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Illinois loses another 39 to COVID-19 as state advances to next phase of reopening

An additional 857 newly confirmed cases were also reported by the Illinois Department of Public Health. In total, the state has seen 140,291 positive cases. The preliminary seven-day positivity rate is 3%.

Nurse practitioner Capri Reese talks to a patient and holds her hand while a doctor administers an IV at Roseland Community Hospital in April.
Nurse practitioner Capri Reese talks to a patient and holds her hand while a doctor administers an IV at Roseland Community Hospital in April.
Ashlee Rezin Garcia/Chicago Sun-Times file

As the state moves into Phase 4 of Gov. J.B. Pritzker’s reopening plan — and a number of states see upticks in coronavirus cases — public health officials on Friday said another 39 people have died from COVID-19 in Illinois.

An additional 857 newly confirmed cases were also reported by the Illinois Department of Public Health. In total, the state has seen 140,291 positive cases. The preliminary seven-day positivity rate is 3%. That’s a metric being used to monitor any major increases in cases.

Friday also marked the second day Illinois saw more than 30,000 test results. The state has performed nearly 1.5 million tests since the pandemic began.

The additional deaths and infections are on par with numbers from Thursday. That day’s 894 new cases was the most on any day since June 6, but still far short of the numbers reported during the peak month of May.

Nurse Jeanette Averett comforts a 56-year-old woman suffering from COVID-19 who was struggling with anxiety because of her non-invasive ventilator at Roseland Community Hospital on the Far South Side in April.
Nurse Jeanette Averett comforts a 56-year-old woman suffering from COVID-19 who was struggling with anxiety because of her non-invasive ventilator at Roseland Community Hospital on the Far South Side in April.
Ashlee Rezin Garcia/Sun-Times file

The 39 additional deaths bring the state’s total to 6,847 since the first casualty in mid-March, but they also keep June on a downward trend. Just 1,470 of the deaths, or 21.5%, were reported this month. And the average daily death tally for June is just over 56, compared to nearly 100 for the peak month of May or nearly 68 over the course of the pandemic.

Some other states are seeing a surge in new coronavirus cases, including California, Texas, Florida, Alabama and Missouri.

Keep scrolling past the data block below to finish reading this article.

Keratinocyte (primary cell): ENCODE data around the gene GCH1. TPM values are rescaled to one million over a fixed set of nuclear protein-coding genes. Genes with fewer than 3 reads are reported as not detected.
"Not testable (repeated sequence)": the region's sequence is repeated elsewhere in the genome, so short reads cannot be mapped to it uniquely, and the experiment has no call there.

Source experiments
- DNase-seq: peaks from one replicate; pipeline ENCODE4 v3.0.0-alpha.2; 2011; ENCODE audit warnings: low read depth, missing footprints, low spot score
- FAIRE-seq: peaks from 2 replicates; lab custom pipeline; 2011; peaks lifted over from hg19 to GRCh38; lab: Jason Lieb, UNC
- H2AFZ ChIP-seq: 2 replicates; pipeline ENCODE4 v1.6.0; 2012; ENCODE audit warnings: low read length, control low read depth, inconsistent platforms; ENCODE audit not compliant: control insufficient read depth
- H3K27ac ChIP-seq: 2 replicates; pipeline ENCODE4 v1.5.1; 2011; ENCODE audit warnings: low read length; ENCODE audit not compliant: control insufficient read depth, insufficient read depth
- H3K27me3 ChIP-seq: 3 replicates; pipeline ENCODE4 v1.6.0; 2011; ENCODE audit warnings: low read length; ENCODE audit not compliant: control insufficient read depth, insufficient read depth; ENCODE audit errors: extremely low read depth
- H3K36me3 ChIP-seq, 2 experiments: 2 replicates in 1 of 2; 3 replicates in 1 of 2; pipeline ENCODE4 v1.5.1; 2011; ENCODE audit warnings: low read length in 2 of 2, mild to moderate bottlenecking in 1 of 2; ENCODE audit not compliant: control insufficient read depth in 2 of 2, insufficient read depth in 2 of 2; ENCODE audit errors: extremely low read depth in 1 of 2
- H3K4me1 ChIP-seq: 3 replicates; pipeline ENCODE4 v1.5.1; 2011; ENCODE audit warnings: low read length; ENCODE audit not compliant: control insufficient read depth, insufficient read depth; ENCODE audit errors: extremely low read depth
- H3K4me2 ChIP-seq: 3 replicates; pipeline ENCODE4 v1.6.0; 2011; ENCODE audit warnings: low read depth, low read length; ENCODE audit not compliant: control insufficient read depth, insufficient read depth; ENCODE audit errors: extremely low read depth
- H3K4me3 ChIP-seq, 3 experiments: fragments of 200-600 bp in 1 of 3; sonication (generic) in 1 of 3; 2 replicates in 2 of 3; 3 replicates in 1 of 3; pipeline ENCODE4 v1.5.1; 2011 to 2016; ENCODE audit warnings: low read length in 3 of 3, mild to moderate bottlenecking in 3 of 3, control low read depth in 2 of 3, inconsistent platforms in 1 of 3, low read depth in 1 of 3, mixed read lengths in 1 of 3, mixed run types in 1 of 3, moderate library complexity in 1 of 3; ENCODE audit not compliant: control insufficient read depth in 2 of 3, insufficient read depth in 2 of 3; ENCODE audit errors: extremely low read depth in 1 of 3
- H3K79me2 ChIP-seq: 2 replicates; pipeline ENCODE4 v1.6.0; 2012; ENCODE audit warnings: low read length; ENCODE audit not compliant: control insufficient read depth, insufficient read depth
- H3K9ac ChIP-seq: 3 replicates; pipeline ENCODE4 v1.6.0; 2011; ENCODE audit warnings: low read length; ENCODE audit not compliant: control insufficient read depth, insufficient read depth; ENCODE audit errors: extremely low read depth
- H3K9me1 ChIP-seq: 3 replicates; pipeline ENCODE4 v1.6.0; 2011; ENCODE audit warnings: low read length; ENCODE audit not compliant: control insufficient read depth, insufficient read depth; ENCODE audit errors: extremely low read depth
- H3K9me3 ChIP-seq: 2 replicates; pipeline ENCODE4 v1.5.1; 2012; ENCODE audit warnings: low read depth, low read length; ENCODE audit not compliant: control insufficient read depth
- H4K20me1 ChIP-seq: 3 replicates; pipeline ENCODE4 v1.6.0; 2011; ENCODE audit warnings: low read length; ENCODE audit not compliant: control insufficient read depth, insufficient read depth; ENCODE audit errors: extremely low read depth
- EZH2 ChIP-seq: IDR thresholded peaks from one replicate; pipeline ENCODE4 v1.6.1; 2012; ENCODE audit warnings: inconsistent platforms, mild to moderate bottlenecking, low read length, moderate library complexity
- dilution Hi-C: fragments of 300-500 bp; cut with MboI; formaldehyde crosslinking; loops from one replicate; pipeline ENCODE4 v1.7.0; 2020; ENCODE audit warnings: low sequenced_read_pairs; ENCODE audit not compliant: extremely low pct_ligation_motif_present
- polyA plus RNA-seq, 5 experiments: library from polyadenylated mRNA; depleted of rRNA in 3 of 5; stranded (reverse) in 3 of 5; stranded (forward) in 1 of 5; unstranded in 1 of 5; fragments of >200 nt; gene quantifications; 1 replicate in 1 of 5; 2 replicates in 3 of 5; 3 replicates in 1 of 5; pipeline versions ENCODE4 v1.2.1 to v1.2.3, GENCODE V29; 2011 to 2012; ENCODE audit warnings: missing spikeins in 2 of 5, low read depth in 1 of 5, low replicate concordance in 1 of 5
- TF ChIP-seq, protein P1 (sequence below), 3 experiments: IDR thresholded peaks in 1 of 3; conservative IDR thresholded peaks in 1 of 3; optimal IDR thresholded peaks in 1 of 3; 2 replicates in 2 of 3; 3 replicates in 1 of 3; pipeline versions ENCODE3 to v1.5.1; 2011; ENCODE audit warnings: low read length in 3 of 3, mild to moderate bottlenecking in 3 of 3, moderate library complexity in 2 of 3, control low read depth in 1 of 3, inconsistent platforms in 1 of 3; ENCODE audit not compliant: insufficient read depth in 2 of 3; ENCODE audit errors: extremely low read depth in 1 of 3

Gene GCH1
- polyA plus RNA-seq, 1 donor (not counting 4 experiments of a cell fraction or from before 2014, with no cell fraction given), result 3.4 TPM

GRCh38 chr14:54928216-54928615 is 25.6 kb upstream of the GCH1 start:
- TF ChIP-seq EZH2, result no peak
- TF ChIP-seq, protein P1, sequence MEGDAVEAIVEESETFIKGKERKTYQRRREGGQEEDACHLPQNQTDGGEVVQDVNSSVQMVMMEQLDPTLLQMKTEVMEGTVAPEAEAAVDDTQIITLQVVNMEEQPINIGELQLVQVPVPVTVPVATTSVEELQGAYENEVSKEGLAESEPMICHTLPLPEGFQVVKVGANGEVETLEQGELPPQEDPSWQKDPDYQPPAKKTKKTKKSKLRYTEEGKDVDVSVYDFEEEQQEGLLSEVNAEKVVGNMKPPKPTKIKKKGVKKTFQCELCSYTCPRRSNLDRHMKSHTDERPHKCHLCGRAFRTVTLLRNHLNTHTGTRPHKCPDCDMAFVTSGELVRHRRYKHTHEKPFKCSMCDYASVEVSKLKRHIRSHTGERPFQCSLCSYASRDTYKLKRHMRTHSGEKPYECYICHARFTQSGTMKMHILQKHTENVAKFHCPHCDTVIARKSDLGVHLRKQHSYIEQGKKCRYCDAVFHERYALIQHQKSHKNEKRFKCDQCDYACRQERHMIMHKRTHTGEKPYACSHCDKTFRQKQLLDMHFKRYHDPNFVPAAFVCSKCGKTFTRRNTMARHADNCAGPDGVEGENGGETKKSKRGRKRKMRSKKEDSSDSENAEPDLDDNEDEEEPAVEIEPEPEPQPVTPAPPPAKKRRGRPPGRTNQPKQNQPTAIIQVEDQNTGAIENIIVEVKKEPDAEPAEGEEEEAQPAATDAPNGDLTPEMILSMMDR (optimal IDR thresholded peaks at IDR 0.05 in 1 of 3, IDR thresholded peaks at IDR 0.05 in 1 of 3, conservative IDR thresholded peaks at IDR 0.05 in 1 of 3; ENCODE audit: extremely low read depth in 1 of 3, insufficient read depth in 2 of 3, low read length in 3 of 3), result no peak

Pritzker spokeswoman Jordan Abudayyeh said Dr. Ngozi Ezike, the state’s public health director, is in frequent talks with her counterparts in other states. Ezike also is monitoring COVID-19 in surrounding states. And Pritzker is in regular discussions with Democratic Midwestern governors. But there are no immediate plans to try to limit travel to surrounding states.

Friday marked the first day Illinoisans could eat inside restaurants, head to gyms, and go to movie theaters, museums and zoos. The latest reopening phase allows for gatherings of up to 50 people to resume, including weddings, funerals and conferences.

The state on Friday also released public health guidelines for swimming pools, water parks, splash pads and beaches, which are allowed to open at a maximum of 50% capacity in Phase 4.

Swimming facilities are required to maintain social distancing guidelines and must also sanitize all equipment, including rafts, tubes and lounge chairs. And operators are advised to limit group sizes to no more than 50 people.

Face coverings should be worn by operators, employees and customers when not swimming. And pools and water parks are advised to conduct temperature checks on employees and customers when entering the facility, under the new guidelines.

“There is currently no evidence that COVID-19 can spread to people through the water in pools and water playgrounds,” Ezike said in a statement. “However, the virus can still spread between people while in the pool, playing at a water park, or in a spa. Make sure to keep your distance from other people, especially if waiting in line or sitting around the pool.”

Pritzker on Thursday warned that the state could see some restrictions reinstated should the state see a reversal of the downward trend it’s experiencing in cases, hospitalizations and deaths.